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Performance as Philosophy: Responding to the Problem of ‘Application’

Published online by Cambridge University Press:  26 January 2012


This article begins from the premise that a ‘critical turning point’ has been reached in terms of the relationship between performance and philosophy. Theatre and performance scholars are becoming increasingly engaged in philosophical discourse and there are growing amounts of work that take philosophy – from the work of Plato to Heidegger and Deleuze – as their guiding methodology for performance analysis. However, this article argues that we need to go further in questioning how we use philosophy in relation to performance, and that theatre and performance scholarship should attempt to go beyond merely applying philosophical concepts to performance ‘examples’. One way to do this, the article suggests, is by questioning the very distinction between performance and philosophy, for instance by exploring the idea of performance as philosophy. The article concludes by drawing from the work of figures such as Allan Kaprow, Henri Bergson, François Laruelle and John Mullarkey to argue that philosophers and performance scholars alike might extend their conception of what counts as thinking to include not only activities like performance, but embodied experiences and material processes of all kinds.

Copyright © International Federation for Theatre Research 2012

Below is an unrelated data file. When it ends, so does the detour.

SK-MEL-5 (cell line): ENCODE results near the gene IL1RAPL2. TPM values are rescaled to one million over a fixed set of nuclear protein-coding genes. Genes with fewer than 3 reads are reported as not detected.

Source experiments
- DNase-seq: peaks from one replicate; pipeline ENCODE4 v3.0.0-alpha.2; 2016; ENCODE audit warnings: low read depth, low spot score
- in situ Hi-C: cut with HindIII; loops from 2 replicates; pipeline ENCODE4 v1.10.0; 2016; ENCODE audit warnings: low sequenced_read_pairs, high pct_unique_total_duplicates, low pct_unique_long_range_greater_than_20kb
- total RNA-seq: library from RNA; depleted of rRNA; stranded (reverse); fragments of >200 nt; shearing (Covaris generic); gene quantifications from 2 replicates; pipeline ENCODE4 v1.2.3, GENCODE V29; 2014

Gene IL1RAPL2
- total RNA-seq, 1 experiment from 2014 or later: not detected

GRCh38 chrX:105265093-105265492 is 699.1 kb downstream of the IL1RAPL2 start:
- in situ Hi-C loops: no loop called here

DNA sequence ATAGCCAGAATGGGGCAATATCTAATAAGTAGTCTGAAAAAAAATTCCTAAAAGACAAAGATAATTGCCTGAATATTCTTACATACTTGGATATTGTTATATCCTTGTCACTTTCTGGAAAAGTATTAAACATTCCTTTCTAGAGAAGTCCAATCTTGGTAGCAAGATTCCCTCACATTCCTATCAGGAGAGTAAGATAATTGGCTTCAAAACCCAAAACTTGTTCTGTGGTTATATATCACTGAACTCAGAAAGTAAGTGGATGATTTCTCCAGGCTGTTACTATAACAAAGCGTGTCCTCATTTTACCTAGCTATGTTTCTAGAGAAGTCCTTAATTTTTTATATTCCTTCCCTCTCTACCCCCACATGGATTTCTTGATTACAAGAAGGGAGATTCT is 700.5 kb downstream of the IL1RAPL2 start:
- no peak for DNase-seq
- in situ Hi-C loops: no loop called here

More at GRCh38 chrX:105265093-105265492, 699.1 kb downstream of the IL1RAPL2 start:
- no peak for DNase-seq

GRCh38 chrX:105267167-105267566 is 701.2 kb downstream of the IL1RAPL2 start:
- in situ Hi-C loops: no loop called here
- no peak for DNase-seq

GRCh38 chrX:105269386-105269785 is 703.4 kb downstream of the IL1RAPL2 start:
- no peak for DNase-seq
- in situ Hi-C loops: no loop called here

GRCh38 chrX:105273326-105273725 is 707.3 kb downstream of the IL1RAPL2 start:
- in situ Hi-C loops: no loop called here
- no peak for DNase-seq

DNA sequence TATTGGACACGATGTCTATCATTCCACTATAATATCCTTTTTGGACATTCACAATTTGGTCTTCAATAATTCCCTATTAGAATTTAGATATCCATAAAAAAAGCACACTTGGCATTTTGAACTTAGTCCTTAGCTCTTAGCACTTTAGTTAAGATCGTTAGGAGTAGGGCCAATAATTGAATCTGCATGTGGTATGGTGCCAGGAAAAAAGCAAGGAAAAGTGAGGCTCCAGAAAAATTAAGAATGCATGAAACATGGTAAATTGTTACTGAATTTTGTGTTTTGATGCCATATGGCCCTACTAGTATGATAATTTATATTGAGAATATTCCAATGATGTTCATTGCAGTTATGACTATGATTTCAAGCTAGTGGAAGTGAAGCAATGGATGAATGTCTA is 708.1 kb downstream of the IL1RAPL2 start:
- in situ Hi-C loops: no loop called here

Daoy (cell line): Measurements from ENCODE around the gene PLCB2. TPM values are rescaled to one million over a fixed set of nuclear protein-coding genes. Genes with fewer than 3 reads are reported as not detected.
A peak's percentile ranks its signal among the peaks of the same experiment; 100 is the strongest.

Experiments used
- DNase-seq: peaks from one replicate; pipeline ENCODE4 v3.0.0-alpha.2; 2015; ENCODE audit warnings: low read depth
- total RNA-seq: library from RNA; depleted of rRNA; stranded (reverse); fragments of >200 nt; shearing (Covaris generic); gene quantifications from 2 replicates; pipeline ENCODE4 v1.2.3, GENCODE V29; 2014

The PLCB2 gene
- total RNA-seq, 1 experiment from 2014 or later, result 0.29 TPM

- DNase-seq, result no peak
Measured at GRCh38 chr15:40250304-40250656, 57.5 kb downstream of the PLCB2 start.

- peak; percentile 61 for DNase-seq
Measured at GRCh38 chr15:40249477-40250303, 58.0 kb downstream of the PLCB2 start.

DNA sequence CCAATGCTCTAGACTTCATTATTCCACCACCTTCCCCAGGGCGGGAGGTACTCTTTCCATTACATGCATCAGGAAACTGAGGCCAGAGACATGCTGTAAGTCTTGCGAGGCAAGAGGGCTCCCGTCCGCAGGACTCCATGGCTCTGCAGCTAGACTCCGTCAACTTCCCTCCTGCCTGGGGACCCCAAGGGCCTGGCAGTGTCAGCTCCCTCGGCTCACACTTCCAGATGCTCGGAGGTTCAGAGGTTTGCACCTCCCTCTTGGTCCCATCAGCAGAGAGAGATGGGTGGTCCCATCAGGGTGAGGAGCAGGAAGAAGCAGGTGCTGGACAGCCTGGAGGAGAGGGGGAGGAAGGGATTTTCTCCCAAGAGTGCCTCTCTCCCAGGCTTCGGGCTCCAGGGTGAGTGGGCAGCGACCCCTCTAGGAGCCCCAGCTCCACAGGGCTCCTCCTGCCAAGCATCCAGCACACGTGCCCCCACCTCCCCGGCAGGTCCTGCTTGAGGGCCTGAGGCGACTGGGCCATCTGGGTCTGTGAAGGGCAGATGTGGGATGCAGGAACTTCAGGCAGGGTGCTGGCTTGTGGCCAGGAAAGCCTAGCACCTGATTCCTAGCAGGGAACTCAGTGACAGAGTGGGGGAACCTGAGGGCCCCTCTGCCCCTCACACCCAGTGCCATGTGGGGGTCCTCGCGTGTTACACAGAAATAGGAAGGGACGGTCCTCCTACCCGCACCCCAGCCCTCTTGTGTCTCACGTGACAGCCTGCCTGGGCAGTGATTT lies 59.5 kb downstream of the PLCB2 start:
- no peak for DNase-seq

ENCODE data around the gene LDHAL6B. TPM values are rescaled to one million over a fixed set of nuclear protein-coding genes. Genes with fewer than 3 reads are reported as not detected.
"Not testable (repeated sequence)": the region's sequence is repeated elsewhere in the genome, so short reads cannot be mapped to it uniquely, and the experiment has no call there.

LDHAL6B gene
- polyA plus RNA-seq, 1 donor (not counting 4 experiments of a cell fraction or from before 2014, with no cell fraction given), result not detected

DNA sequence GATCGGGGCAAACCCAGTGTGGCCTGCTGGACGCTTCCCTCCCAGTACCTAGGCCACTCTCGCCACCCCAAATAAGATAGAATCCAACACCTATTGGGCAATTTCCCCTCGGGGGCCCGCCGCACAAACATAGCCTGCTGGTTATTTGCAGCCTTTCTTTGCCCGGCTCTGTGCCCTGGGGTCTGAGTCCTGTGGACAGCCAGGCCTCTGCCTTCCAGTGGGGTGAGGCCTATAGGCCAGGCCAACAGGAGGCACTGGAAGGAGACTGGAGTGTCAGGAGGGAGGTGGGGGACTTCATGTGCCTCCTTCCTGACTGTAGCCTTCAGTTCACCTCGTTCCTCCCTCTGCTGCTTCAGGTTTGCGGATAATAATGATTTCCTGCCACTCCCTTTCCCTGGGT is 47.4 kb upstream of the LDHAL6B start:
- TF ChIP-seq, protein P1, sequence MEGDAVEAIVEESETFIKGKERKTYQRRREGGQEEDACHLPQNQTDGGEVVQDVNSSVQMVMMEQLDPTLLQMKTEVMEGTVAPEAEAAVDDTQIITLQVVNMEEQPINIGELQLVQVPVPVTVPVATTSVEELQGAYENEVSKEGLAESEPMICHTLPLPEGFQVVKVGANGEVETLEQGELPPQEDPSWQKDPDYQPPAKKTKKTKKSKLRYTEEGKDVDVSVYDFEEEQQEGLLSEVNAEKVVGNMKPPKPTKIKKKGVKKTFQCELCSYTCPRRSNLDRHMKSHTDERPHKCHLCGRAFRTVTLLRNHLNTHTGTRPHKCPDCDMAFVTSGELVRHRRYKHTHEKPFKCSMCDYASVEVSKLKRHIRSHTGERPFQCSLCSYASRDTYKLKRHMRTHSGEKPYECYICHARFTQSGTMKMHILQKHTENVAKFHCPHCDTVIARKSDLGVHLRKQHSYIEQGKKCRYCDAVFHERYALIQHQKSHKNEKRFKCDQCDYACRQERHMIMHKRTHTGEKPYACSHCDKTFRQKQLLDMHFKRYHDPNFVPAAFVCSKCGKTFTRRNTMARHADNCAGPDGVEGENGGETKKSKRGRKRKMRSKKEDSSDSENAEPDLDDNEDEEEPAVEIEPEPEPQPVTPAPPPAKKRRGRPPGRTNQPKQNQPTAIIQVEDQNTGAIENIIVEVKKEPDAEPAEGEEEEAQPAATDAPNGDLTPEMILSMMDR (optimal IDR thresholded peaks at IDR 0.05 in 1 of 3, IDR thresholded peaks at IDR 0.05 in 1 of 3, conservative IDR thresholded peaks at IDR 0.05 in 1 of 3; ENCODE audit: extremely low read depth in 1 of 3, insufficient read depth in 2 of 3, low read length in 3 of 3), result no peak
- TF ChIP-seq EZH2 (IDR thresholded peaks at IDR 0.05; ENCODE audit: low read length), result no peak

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1 The notion of a ‘theory explosion’ has been taken up and discussed by a number of scholars in theatre and performance studies, such as Janelle Reinelt, Joseph Roach and Jon McKenzie, and indeed across the arts and humanities more broadly. In general, this refers to the translation, dissemination and subsequent influence of key structuralist and then post-structuralist texts (including those by Jacques Derrida, Jacques Lacan and Michel Foucault) on the study of the arts and humanities in anglophone universities, starting in the 1970s and 1980s. In their ‘General Introduction’ to the first edition of Critical Theory and Performance, editors Reinelt and Roach provide a very helpful account of the specific impact of the ‘theory explosion’ on theatre and performance studies: ‘There has been a theory explosion, and it has had important consequences for both theater studies and other humanities as well. First, it has enlarged the conception of performance in ways not envisaged in the traditional study of drama and therefore reduced some of the separation of specialities between theater history, theory/criticism, and theater practice . . . Second, the “new” theory has returned the humanities to philosophy . . . In fact, much of the “new theory” derives from the work of philosophers . . . Derrida's critique of metaphysics, Paul Ricoeur's phenomenology, J.L. Austin's speech/act theory, and Jean-François Lyotard's conception of the postmodern’. Reinelt, Janelle and Roach, Joseph, eds., Critical Theory and Performance (Ann Arbor: University of Michigan Press, 1992), p. 4Google Scholar.